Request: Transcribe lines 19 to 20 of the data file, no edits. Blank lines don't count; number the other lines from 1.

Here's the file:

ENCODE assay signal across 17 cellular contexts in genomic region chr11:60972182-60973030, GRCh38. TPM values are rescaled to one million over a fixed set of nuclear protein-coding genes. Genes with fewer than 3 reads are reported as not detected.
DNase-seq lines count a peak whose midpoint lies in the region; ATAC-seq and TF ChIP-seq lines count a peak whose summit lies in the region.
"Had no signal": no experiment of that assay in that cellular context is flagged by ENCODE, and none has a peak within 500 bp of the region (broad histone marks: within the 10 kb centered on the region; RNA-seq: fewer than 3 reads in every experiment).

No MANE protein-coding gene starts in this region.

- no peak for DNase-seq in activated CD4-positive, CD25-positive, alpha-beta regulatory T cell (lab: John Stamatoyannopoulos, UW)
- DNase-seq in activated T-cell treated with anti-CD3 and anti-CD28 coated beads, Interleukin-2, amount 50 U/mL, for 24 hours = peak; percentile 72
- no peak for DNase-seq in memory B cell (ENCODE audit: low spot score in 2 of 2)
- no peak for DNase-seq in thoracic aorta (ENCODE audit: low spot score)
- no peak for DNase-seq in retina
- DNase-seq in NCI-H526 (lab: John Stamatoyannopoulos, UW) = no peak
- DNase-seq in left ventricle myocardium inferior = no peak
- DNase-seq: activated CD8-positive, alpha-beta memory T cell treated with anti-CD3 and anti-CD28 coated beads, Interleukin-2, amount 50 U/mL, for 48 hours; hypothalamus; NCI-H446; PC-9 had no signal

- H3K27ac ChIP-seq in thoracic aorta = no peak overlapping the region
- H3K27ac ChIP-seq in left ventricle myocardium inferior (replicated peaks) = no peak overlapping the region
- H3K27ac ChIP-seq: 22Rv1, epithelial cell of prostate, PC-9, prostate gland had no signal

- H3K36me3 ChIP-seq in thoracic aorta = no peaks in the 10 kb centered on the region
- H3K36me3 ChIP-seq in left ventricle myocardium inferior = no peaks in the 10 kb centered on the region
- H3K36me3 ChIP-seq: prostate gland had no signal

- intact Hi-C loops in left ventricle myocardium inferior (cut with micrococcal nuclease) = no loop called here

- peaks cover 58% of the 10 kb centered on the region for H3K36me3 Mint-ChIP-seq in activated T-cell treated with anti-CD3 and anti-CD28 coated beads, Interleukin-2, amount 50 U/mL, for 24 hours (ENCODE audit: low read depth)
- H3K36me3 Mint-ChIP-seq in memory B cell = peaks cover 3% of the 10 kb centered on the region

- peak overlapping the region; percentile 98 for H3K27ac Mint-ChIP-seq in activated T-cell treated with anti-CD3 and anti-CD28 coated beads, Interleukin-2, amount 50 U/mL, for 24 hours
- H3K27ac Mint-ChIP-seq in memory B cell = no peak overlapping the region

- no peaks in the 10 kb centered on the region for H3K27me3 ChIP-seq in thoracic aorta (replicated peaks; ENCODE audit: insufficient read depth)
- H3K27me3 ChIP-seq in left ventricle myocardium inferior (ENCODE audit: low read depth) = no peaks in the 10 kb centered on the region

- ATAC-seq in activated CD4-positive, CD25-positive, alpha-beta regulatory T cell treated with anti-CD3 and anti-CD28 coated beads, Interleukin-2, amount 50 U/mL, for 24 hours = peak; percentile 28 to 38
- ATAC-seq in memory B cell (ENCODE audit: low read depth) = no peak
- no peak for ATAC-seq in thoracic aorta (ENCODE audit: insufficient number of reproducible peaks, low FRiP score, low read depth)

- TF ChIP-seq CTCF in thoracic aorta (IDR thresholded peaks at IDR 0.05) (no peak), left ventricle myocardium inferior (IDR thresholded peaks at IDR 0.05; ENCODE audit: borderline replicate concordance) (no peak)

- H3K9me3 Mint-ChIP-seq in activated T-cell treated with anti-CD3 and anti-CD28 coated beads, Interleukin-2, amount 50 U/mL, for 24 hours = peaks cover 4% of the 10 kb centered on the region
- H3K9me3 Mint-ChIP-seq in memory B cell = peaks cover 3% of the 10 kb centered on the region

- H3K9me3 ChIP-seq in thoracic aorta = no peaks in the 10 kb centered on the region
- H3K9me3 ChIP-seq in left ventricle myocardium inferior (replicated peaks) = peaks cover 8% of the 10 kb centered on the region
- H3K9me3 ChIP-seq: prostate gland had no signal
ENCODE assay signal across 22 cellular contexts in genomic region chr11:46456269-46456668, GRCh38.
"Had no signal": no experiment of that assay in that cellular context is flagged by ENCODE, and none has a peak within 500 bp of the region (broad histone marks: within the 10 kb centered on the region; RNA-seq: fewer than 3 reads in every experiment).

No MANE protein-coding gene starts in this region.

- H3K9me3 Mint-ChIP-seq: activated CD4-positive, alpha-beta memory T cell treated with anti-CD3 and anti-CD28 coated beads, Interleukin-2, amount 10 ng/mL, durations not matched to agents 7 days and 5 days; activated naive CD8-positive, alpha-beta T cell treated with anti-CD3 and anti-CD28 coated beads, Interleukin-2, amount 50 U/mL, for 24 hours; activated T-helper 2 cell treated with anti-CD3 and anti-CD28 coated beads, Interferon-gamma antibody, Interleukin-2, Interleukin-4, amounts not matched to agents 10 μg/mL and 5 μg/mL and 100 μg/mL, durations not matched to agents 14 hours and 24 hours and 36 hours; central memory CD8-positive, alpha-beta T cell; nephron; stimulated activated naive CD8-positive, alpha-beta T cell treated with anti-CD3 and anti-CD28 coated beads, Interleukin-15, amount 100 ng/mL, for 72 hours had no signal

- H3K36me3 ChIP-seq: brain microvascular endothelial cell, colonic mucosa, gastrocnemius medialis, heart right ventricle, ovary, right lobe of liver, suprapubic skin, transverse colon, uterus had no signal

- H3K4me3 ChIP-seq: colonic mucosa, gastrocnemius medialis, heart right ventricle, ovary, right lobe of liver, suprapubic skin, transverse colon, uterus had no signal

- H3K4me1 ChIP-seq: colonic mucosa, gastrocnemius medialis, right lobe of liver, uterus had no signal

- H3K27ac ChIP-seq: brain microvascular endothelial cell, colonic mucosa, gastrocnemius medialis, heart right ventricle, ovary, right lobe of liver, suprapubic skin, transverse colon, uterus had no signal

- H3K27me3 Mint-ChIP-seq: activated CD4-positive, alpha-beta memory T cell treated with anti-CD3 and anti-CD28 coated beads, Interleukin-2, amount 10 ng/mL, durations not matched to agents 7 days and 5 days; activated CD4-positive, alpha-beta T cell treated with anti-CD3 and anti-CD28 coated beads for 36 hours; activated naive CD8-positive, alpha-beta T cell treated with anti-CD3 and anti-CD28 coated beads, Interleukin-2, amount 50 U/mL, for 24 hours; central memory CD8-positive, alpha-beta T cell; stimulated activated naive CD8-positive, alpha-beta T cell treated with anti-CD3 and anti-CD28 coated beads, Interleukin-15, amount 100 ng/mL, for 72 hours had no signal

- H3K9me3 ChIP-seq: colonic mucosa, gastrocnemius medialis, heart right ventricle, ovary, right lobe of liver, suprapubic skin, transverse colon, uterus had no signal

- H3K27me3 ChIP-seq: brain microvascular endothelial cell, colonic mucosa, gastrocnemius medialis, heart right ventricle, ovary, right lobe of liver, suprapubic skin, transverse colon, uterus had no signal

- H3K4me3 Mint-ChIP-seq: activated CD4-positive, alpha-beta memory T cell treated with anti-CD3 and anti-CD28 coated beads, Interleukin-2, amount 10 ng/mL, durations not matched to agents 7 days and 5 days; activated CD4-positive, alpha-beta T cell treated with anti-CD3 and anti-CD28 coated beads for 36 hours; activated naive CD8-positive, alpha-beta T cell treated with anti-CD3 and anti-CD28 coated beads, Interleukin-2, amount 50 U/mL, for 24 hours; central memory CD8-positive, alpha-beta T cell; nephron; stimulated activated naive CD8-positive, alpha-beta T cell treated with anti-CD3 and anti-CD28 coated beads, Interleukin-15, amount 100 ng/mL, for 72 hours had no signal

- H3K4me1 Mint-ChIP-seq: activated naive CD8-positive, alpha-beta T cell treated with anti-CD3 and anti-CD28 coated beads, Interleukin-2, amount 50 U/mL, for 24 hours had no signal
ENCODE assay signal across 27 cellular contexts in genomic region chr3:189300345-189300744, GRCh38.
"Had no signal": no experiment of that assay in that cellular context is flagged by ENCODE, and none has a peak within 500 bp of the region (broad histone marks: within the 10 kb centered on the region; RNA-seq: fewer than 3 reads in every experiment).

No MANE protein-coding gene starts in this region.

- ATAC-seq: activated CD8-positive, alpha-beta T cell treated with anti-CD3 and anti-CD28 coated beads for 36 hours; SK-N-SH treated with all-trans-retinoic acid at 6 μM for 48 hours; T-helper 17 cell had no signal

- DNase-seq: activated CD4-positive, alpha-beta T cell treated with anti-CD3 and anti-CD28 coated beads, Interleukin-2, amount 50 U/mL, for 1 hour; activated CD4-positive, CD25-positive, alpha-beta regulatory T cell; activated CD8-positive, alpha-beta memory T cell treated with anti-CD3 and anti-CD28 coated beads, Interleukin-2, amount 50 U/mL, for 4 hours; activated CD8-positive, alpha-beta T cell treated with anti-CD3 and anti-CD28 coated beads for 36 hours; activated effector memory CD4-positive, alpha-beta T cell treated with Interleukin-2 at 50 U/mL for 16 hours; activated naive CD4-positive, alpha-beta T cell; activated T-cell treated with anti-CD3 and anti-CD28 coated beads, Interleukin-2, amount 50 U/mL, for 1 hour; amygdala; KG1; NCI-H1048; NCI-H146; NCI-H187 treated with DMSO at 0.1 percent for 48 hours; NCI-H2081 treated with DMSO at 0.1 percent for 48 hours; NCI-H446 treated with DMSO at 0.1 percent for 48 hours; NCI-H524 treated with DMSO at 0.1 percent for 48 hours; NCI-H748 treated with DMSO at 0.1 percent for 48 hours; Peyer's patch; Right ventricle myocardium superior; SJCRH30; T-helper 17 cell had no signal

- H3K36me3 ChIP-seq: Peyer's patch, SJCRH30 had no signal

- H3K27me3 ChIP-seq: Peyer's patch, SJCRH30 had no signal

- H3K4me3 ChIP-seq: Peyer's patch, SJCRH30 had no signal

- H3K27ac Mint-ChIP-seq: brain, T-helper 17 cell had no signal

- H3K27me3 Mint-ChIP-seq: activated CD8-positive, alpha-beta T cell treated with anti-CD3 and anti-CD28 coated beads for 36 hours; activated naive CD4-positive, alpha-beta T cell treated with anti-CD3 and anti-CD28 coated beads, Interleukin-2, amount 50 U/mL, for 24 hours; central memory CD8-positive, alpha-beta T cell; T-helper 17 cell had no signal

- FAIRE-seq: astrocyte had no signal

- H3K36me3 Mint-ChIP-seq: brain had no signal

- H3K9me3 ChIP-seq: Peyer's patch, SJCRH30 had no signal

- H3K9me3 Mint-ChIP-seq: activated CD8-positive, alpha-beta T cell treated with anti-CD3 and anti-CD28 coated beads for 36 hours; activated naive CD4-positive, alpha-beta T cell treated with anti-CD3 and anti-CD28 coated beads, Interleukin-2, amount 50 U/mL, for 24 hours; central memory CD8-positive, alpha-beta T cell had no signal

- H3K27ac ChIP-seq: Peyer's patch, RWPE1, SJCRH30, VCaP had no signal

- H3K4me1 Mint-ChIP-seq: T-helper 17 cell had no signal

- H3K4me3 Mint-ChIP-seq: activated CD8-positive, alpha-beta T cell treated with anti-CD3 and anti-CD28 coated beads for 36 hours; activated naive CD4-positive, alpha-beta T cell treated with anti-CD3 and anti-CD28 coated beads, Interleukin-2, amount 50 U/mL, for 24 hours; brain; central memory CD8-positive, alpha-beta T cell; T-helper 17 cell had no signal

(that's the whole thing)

- intact Hi-C loops in left ventricle myocardium inferior (cut with micrococcal nuclease) = no loop called here

- peaks cover 58% of the 10 kb centered on the region for H3K36me3 Mint-ChIP-seq in activated T-cell treated with anti-CD3 and anti-CD28 coated beads, Interleukin-2, amount 50 U/mL, for 24 hours (ENCODE audit: low read depth)